While we at the Riot take some time off to rest and catch up on our reading, we’re re-running some of our favorite posts from the last several months. Enjoy our highlight reel, and we’ll be back with new stuff on Monday, July 11th.
This post originally ran March 30, 2016.
A few weeks ago, my family surprised me with a dinner party for my 30th birthday. I had no idea that any of this was coming, and the night just got more and more delightful as it went on. The theme, because my family knows and loves me, was “vintage library.” My mom went through all of my old books, getting lots of them out of storage, and found original recipes from lots of my favorites.
It was such a special night, so I thought I’d write about it for Book Riot to preserve the memory and share the fun. It feels a tiny bit silly to write a whole article that is “look how great my mom is and look how much fun we had,” but also, look how great my mom is and look what a great party she put together. I’ve pulled together some alternate ideas and gathered up my mom’s sources so you can throw your own library party.
First of all, you’re going to need some invitations. Since everything was very hush-hush for my party, the invitations all happened through whispers and email, but I did find some very cute library book card-themed invites, like these or these or these. But maybe whispered invitations are most appropriate for a library-themed party?
For decorations, more than anything, you’ll need books. Lots and lots of books. My mom has been collecting vintage books for as long as I can remember, so that part was easy. She cleared every available surface and brought stacks of old books in, with some of my childhood favorites front and center. It felt like being in the middle of a favorite used book shop, in the best way. If you don’t have a lot of older books around, watch for old hardcovers at garage and library sales. You can usually find old sets of Harvard Classics or old dictionaries for not too much money, and they look great in stacks for centerpieces, and then you get to keep them as pretty editions of Plato and Shakespeare. She brought in her antique typewriter and some old candle sticks and a mini globe and a bust or two to make the dining room feel like the kind of study you want to spend the afternoon in.
At each place-setting, my mom set a little votive candles with a shade she made out of a print-out of one of Louisa May Alcott’s hand-written manuscripts. If you’re not quite the fan of Louisa May Alcott that I am, here’s a collection of other original manuscripts, including Edith Wharton, F. Scott Fitzgerald, Lewis Carroll. She printed the manuscript out on vellum and did something like what is done in this YouTube video.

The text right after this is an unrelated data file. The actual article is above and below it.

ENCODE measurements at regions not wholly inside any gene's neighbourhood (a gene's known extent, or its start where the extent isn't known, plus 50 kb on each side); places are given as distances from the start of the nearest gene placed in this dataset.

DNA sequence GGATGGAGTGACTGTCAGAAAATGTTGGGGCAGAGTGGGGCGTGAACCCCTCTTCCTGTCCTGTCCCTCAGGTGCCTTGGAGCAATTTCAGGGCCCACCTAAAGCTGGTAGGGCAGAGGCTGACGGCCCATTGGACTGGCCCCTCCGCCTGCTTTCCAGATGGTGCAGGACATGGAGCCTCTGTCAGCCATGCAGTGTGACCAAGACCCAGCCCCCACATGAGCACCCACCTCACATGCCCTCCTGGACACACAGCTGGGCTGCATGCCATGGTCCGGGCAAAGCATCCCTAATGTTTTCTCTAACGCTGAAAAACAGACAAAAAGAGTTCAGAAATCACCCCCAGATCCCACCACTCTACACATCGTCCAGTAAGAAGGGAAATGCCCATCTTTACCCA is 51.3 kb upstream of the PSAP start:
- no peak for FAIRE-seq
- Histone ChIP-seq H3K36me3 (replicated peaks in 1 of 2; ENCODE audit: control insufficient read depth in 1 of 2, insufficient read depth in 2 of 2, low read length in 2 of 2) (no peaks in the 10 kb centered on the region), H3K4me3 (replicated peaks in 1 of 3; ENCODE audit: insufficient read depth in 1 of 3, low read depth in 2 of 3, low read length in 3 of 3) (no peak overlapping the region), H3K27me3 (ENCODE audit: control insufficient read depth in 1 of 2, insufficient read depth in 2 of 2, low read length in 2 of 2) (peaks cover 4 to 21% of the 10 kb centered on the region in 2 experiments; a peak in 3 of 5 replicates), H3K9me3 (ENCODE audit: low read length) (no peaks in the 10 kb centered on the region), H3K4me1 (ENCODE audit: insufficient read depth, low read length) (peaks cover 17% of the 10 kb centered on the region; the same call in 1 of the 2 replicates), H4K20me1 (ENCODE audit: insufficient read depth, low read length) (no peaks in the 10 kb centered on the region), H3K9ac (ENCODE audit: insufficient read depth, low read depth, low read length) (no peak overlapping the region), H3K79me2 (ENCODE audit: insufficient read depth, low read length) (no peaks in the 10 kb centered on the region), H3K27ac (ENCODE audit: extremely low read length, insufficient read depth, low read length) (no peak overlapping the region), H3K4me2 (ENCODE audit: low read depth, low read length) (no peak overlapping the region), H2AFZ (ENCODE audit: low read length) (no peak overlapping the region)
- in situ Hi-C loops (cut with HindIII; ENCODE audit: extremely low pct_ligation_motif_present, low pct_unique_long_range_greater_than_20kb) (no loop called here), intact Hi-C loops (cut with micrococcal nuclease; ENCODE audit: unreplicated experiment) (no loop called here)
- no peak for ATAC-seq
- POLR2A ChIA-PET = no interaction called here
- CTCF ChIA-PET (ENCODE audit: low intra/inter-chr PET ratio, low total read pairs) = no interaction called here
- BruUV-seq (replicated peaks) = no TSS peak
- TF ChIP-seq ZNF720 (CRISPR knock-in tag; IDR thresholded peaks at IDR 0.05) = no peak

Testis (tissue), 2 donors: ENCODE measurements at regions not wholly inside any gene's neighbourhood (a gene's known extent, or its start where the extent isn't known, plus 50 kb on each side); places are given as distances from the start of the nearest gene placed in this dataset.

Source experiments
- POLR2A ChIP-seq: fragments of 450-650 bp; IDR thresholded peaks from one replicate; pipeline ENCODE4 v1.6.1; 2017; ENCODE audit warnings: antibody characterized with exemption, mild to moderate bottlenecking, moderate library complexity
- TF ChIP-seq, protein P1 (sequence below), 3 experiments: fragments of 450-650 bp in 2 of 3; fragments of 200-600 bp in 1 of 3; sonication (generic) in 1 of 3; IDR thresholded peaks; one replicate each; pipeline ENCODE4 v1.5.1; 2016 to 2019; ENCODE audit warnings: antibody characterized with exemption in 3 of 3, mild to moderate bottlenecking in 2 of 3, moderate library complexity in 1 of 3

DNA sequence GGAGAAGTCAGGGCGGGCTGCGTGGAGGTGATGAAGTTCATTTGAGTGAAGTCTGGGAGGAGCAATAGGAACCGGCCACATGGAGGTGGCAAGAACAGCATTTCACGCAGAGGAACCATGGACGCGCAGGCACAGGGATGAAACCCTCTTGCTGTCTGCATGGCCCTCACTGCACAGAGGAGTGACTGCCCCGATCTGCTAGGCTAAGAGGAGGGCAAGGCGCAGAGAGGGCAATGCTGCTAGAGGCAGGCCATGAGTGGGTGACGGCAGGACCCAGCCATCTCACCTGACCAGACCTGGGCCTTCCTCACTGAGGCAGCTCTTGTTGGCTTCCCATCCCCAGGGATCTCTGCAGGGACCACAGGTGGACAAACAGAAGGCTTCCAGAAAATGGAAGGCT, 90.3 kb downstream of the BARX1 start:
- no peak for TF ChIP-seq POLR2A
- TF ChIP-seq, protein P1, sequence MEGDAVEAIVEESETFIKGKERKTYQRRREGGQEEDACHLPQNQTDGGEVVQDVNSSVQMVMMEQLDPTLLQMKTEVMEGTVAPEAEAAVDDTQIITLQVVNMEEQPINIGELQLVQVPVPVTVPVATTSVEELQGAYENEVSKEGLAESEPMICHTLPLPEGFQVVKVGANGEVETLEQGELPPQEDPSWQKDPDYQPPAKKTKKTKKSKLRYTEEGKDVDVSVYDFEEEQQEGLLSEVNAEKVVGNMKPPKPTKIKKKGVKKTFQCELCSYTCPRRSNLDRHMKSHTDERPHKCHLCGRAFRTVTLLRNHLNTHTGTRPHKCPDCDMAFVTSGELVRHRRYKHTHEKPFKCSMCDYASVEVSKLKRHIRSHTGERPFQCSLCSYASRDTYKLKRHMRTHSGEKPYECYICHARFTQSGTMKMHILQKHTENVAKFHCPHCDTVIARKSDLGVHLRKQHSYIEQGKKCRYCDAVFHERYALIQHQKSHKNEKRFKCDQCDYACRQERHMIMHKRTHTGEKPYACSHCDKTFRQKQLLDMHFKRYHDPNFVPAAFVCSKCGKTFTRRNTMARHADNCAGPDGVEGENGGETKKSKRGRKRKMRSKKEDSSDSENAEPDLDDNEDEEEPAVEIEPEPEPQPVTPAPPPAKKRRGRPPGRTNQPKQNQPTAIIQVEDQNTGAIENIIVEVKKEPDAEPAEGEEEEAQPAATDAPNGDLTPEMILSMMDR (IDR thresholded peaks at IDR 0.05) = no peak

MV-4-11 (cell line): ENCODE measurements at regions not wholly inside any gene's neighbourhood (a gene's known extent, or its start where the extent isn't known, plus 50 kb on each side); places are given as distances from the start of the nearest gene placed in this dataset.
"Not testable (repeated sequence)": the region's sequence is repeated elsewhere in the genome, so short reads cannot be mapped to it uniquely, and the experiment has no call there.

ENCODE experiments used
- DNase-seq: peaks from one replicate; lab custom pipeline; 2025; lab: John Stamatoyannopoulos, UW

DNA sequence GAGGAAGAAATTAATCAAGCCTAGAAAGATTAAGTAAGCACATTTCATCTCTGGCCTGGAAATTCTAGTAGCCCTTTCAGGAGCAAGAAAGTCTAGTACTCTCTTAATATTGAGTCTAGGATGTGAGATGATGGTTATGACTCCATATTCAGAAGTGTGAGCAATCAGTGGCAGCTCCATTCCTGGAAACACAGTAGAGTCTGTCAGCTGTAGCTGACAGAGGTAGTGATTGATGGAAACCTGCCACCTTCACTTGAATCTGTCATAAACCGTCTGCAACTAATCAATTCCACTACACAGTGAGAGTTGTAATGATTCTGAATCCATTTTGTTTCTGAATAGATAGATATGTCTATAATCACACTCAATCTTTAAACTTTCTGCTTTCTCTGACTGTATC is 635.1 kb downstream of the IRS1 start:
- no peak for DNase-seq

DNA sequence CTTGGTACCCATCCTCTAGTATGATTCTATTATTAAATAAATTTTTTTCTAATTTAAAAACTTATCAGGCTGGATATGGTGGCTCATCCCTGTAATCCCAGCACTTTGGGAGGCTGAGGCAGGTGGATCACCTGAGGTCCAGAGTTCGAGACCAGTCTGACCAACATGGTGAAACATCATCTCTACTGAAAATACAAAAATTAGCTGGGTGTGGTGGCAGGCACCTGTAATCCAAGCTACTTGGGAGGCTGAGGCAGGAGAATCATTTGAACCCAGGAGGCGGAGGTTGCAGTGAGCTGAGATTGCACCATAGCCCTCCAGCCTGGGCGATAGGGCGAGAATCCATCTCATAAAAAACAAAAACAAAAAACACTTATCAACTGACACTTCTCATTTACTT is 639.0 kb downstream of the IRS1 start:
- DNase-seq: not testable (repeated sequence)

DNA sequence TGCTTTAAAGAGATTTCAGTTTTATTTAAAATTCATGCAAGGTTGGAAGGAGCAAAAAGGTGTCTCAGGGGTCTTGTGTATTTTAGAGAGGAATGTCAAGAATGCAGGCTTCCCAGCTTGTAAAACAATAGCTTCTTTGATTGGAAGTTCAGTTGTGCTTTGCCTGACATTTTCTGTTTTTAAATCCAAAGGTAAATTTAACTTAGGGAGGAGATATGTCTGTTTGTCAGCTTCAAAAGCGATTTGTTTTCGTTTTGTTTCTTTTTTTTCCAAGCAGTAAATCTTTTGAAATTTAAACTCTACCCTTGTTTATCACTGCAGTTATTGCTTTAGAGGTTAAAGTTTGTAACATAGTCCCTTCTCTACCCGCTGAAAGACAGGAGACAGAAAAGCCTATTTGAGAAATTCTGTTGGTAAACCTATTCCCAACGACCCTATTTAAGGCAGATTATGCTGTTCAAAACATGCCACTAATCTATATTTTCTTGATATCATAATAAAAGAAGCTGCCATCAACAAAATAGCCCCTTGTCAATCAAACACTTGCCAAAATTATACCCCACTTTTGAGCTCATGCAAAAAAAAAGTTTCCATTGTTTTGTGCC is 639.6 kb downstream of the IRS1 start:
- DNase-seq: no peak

Everything we ate was something mentioned explicitly in one of my family’s favorite childhood books, and my mom and sisters went for the most authentic recipes they could find. We ate Puddleglum’s Cock-a-leekie soup from The Silver Chair, drank wine made from grapes mentioned in To Kill a Mockingbird, and my personal favorites were the Alice in Wonderland treacle tarts.
There was also Anne Shirley’s raspberry cordial, Emily Dickinson’s own coconut cake recipe, Marry Poppins’ shepherd’s pie, Nancy Drew’s Hannah’s apple pudding, and currant buns from The Secret Garden. My favorite may have been the treacle tart, but I think the currant buns and clotted cream were the real winner of the evening. (All of those links, by the way, are either to actual recipes or to the books that contained the recipes.)
After dinner, we played Authors, which turns out to be a lot like Go Fish (which, have you played Go Fish recently? It’s still a good game!) I was particularly excited to play Authors, since I know I remember kids playing it in books when I was little. (Possibly in Betsy-Tacy? I can’t remember for sure.) If you’re looking for other game ideas, here’s a great list of literary party games. The prizes were all wrapped in literary wrapping paper. (Prizes included the Out of Print library socks.)
As the guests left, they each received a favor bag with (in a library card pouch, of course) with a Jane Austen-scented travel candle, chocolate, a library card coaster, and a book mark. Each guest also got her own pair of librarian-approved cat-eye glasses.
So that’s my vintage library birthday party. It was such a fun night with some of my favorite people, and I hope it gave you some ideas for a vintage library party of your own.